This anger, which stemmed from the frustration of being uprooted from the only environment I had known, had manifested itself in the relationship I had with my father. I would act out in childish ways, rejecting parts of my identity that I saw as too personally connected with his own. I had quit playing sports at this time, telling him that I only did them because he couldn’t as a kid (an intense accusation to make as a child, I am well aware, but I had truly come to the conclusion that playing sports was my father’s way of living vicariously through me). This was the biggest argument we had over the moving process, and due to the fact that we were packing all our belongings, I had thought the biggest statement I could make was telling him I didn’t want to keep his hand-me-down Star Trek spaceship toy. I had very dramatically placed it into a shoebox that I wrote “donations” on and placed outside my door for him to see. I don’t know how my father reacted to seeing his son give away a toy that he cherished for so long, after all, I hid behind my door so I wouldn’t have to look him in the eyes. Did he think of all his memories he shared with the toy? Did he take any of the accusations I made against him to heart? Or did he simply ignore this as a phase in my developmental learning, that whatever I said in an emotional state was not truly meant, and that like most children I was just testing the boundaries of our relationship for some sort of attention I would have gotten from my father.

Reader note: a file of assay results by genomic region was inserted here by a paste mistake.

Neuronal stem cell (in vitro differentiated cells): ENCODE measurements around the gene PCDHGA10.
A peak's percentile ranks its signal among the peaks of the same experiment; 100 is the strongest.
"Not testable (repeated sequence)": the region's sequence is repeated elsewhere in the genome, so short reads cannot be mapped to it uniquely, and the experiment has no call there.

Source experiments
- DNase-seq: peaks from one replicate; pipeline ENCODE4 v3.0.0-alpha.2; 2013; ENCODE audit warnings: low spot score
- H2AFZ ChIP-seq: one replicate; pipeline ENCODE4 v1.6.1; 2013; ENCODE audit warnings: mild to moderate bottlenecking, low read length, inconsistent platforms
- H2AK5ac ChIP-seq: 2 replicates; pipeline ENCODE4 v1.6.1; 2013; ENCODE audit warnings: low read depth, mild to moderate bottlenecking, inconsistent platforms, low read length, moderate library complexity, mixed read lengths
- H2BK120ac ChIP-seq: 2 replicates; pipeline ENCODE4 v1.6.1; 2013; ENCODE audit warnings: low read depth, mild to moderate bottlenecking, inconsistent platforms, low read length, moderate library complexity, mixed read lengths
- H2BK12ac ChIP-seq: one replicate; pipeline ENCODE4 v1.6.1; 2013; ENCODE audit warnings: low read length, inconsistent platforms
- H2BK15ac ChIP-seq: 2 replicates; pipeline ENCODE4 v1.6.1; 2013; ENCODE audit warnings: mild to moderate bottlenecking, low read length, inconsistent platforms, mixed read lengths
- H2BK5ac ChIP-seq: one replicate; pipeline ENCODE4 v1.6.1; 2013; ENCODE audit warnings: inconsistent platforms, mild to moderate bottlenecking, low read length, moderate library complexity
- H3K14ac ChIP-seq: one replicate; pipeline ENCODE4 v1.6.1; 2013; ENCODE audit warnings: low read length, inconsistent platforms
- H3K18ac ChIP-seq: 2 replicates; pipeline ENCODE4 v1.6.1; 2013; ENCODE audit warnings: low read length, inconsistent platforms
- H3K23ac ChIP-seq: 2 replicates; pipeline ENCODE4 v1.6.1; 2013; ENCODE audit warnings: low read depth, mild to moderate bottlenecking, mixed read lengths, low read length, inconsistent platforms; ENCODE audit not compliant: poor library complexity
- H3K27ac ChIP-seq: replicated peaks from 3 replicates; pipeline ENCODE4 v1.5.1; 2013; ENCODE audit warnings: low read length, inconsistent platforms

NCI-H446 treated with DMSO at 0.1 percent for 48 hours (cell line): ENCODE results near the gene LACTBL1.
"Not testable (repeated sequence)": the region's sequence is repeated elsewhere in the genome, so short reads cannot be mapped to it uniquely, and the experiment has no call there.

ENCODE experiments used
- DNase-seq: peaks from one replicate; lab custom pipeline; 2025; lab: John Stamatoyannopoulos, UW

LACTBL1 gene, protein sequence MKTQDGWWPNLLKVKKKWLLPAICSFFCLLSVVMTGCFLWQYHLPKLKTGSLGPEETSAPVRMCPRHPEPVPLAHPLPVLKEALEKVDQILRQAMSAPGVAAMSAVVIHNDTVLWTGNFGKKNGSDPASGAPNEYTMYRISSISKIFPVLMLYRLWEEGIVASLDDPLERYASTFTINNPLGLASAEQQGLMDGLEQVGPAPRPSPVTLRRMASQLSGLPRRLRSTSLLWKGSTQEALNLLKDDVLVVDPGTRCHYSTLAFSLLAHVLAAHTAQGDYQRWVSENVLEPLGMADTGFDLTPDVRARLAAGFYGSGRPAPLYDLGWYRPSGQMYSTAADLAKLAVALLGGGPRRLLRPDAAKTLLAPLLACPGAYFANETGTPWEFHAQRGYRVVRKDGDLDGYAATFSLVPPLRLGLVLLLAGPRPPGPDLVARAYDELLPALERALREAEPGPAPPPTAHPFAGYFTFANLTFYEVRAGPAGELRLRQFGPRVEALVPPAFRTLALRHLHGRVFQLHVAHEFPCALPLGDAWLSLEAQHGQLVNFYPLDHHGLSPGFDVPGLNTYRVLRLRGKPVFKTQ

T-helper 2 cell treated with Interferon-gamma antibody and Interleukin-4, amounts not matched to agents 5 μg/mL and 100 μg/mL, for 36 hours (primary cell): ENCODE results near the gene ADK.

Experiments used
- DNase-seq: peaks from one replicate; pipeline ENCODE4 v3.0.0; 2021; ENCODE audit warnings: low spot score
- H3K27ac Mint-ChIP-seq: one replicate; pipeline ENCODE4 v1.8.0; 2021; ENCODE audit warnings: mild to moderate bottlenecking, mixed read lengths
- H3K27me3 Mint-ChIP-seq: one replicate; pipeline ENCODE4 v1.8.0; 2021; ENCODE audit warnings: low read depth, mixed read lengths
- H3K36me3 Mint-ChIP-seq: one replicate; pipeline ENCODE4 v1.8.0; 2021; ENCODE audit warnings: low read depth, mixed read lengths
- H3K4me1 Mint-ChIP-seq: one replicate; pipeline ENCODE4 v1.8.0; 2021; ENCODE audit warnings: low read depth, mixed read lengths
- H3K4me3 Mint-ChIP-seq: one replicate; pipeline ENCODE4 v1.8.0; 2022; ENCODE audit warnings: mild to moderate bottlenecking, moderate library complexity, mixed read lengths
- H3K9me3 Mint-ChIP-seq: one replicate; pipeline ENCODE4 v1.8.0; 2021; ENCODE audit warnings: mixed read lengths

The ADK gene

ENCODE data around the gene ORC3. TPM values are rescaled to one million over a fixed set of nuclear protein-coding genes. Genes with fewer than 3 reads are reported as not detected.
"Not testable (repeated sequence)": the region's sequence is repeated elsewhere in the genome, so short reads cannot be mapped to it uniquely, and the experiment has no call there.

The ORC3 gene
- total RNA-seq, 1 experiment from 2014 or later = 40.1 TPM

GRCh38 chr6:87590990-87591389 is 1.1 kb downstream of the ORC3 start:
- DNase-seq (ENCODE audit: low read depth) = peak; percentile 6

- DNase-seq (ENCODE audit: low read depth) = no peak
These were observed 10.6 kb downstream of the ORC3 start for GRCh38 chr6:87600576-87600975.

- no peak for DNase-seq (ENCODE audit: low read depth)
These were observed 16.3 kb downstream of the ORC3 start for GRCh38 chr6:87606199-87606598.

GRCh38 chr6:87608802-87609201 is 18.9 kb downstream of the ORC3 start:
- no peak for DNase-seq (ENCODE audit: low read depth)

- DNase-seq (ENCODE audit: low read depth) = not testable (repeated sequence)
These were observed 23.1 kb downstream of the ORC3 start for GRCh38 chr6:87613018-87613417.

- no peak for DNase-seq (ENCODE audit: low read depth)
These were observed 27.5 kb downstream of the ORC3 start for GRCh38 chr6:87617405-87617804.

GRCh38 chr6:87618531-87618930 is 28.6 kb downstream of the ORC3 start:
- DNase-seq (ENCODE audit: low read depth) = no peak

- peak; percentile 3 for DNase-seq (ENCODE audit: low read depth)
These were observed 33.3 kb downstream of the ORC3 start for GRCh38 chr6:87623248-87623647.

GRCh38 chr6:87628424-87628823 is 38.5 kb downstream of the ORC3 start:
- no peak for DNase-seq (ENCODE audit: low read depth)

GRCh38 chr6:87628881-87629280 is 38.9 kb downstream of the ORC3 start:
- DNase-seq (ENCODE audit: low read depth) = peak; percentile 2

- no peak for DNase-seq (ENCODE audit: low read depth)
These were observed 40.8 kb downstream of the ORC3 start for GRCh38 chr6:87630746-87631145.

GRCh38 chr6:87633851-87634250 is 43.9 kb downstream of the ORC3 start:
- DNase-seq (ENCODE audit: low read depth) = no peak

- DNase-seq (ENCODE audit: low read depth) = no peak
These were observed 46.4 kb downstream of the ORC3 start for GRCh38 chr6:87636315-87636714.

These are all very potential possibilities that may have occurred, maybe he thought all of that the moment after I had tossed aside the spaceship toy, or he came to understand the moment much differently than I could imagine much later in life.